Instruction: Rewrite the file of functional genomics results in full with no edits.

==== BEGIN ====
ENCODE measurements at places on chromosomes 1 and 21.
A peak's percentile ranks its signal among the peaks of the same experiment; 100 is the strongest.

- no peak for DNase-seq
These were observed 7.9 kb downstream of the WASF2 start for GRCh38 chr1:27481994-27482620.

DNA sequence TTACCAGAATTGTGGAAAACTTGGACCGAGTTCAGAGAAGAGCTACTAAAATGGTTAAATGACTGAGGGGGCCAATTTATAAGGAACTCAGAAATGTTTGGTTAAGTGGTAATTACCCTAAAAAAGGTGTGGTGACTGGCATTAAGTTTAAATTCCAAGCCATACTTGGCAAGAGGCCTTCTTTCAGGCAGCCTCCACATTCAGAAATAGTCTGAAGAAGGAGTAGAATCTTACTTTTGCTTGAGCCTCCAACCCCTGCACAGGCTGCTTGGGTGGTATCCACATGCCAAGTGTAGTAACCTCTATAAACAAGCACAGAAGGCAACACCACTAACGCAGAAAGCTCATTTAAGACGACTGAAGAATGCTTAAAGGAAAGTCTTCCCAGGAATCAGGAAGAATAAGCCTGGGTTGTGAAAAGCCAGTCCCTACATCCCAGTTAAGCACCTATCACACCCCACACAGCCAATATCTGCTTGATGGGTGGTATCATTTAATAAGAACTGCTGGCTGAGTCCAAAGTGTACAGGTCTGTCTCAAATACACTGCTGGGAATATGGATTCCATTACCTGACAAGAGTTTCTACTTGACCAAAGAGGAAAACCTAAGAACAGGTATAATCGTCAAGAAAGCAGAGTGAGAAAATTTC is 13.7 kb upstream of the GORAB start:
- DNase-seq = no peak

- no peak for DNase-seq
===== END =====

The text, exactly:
ENCODE measurements at places on chromosomes 1 and 21.
A peak's percentile ranks its signal among the peaks of the same experiment; 100 is the strongest.

- no peak for DNase-seq
These were observed 7.9 kb downstream of the WASF2 start for GRCh38 chr1:27481994-27482620.

DNA sequence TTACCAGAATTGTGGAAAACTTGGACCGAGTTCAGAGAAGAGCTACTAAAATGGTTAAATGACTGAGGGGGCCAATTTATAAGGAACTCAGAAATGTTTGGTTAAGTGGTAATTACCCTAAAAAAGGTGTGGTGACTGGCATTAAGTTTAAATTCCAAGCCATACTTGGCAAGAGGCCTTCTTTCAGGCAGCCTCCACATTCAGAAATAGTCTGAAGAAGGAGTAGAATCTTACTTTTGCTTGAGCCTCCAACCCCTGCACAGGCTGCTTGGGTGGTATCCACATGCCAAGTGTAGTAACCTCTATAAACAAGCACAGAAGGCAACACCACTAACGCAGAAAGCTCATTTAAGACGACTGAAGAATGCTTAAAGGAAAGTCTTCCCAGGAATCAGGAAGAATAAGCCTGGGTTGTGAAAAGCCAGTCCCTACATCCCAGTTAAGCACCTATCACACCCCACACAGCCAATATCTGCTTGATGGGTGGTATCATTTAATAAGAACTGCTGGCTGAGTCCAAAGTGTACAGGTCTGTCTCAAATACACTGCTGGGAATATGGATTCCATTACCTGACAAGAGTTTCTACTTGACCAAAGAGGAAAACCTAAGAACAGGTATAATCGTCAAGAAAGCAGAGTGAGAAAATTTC is 13.7 kb upstream of the GORAB start:
- DNase-seq = no peak

- no peak for DNase-seq